Through the merger, announced this month, the two organizations aim to reduce fragmentation in the field to increase the education market’s focus on improving academic outcomes and building more understanding of the importance of research and implementing products successfully.
“We have work to do to bring radical disruption to K-12 education,” said Erin Mote, co-founder and executive director at InnovateEDU, in an interview. “Our two organizations coming together means that we can have exponential impact, and the faster we can get information to districts and educators, the faster we can support them.”
The EdTech Evidence Exchange, founded by the University of Virginia’s School of Education and Human Development, is led by CEO Bart Epstein, a research associate professor at the school. The organization focuses on helping educators make better-informed decisions about technology purchasing and implementation through evidence of effectiveness.
InnovateEDU supports a host of projects that address innovation in education and eliminating disparities in educational opportunity. It also runs Project Unicorn, an effort to promote data interoperability, or the seamless integration of ed tech, in schools.
The merger will open new opportunities for InnovateEDU’s work by giving it access to the resources and networks through the University of Virginia, Mote said.
Working together at this critical moment to provide more information to educators, we can disseminate the knowledge that’s gathered much further, and more quickly reach critical mass and collect more data.Erin Mote, co-founder and executive director, InnovateEDU
Combining forces “means we can do so much more in linking research policy and practice,” Mote said, “and integrating new technology development expertise, user-centered design expertise, and really strong networks.”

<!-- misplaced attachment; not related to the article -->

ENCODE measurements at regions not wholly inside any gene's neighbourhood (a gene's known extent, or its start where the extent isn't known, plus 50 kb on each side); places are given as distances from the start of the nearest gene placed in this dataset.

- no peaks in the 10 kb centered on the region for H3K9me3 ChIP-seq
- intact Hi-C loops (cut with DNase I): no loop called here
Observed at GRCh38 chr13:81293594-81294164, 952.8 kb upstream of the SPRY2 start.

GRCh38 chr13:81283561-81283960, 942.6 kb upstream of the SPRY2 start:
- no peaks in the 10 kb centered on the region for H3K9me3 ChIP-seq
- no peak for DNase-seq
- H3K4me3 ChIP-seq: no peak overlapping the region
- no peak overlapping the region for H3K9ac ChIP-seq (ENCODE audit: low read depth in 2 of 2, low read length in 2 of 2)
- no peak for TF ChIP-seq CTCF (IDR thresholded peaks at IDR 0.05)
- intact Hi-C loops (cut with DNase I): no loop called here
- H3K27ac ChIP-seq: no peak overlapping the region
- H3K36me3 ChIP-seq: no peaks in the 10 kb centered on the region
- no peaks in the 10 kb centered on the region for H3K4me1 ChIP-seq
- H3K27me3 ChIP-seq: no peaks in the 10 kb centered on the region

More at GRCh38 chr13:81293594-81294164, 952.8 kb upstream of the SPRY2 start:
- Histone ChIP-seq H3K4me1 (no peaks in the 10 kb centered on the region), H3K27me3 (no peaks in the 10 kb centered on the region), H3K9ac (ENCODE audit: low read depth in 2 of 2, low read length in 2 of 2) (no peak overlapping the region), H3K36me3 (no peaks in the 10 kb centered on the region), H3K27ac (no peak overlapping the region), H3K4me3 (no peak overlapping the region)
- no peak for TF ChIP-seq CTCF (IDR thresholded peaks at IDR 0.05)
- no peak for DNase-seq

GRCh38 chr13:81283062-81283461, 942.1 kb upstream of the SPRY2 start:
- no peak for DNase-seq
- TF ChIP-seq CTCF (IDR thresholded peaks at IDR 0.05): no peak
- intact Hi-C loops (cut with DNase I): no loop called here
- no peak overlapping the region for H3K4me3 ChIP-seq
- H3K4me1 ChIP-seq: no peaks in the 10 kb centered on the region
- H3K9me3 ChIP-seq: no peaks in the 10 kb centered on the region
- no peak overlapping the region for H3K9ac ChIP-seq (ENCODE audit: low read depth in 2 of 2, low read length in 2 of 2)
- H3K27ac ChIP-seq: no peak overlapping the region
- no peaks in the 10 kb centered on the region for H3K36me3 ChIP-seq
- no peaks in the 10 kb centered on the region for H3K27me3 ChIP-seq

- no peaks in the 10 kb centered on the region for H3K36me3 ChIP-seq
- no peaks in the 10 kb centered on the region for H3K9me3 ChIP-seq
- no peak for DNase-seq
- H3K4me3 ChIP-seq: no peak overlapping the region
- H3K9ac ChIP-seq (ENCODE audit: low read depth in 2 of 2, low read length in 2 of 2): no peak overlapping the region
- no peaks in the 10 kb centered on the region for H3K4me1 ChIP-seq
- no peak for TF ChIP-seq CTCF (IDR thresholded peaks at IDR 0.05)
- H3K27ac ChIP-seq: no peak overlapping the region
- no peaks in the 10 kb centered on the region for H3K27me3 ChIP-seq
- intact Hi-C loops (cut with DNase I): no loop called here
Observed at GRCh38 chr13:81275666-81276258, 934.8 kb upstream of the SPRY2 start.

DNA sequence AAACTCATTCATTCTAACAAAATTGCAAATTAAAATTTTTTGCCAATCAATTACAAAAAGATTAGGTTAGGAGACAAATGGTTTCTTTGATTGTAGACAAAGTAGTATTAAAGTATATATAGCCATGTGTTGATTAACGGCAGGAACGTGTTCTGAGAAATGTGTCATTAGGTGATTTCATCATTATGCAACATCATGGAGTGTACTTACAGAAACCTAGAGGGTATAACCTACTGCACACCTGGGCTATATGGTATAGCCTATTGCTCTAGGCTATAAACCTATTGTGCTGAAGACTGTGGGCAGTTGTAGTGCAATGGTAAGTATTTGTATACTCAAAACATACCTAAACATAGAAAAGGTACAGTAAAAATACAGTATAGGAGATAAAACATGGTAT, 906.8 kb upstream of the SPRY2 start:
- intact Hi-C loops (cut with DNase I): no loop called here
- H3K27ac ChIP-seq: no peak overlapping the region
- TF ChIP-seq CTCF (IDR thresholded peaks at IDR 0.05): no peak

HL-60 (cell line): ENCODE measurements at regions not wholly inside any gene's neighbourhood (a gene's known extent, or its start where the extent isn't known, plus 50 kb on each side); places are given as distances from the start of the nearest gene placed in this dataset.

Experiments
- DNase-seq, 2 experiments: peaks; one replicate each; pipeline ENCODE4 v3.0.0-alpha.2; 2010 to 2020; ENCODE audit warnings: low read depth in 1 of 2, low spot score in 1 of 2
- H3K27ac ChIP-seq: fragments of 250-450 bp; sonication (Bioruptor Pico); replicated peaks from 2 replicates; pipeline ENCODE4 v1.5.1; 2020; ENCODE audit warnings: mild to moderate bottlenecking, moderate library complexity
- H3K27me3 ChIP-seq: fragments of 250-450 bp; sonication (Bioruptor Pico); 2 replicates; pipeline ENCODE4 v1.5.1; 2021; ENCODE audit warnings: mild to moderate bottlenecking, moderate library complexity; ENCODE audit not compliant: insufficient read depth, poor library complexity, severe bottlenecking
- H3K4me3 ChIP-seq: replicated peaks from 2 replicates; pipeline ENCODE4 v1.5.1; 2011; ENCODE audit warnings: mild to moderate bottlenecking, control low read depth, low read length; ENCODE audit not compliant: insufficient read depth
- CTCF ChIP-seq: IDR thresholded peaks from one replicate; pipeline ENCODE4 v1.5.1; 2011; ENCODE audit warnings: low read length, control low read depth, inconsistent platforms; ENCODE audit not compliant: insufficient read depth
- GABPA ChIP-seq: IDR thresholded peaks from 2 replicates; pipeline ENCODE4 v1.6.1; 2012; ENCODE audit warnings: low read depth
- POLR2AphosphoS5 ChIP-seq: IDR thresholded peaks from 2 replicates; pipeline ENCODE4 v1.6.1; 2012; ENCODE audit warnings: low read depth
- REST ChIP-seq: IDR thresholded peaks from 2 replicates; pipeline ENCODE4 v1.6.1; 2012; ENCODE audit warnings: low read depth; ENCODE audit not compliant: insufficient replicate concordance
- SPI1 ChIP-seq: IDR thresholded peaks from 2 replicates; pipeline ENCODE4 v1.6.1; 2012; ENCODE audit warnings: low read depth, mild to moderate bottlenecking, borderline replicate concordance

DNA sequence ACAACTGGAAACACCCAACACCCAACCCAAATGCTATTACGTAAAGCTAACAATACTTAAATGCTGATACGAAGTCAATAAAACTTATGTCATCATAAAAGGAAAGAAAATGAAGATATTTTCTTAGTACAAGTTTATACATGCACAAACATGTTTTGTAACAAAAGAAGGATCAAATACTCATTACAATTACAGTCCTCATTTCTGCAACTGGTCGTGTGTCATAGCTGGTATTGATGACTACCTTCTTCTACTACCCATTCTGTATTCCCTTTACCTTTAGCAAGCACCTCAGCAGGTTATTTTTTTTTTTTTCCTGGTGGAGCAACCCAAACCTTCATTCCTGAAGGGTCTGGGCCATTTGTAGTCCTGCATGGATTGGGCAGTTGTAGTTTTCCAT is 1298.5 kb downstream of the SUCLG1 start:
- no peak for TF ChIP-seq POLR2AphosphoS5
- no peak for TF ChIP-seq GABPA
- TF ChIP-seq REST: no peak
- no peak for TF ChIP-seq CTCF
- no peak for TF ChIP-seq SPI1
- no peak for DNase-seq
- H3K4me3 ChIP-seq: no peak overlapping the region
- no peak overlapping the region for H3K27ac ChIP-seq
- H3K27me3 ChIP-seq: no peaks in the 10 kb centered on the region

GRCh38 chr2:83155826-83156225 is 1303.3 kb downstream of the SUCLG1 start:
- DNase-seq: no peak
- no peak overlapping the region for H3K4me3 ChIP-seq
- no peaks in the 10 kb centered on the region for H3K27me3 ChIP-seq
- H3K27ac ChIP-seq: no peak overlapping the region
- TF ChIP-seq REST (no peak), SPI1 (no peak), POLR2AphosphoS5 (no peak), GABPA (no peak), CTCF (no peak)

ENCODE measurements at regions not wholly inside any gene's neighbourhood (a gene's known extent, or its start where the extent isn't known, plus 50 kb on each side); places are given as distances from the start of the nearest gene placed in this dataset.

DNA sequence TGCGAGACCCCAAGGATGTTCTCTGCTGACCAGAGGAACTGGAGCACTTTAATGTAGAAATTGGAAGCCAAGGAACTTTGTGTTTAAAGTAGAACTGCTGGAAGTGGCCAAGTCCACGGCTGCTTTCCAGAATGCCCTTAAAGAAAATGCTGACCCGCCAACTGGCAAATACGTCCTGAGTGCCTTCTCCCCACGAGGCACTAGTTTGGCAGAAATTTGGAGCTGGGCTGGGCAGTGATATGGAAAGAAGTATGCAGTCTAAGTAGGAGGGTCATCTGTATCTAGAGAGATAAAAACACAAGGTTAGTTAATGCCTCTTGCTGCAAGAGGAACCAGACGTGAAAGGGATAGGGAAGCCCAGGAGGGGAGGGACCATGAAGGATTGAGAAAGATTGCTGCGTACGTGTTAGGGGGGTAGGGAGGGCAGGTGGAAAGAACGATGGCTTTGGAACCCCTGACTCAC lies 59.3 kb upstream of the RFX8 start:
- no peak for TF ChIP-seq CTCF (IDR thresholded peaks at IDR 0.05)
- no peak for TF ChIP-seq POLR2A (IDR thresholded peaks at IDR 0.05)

Conversations about a merger began in early summer when both organizations said they became aware of a growing need to support districts, which were having to make increasingly difficult decisions about the tools they’re adding to their ed-tech ecosystems. Many school districts ramped up usage of ed-tech products during the pandemic, and some have set in motion plans to review those purchases and pare down tools they do not believe have proven effective.
According to data from the EdTech Evidence Exchange, the nation’s public education system spends more than $25 billion a year on ed tech, but most products purchased are used ineffectively or not at all.
At the same time the merger was announced, a philanthropy, the Overdeck Family Foundation, announced a two-year $1 million grant to support the joint efforts of the EdTech Evidence Exchange and InnovateEDU.
“Working together at this critical moment to provide more information to educators, we can disseminate the knowledge that’s gathered much further, and more quickly reach critical mass and collect more data,” Mote said. “It’s about harnessing the power of our shared work.”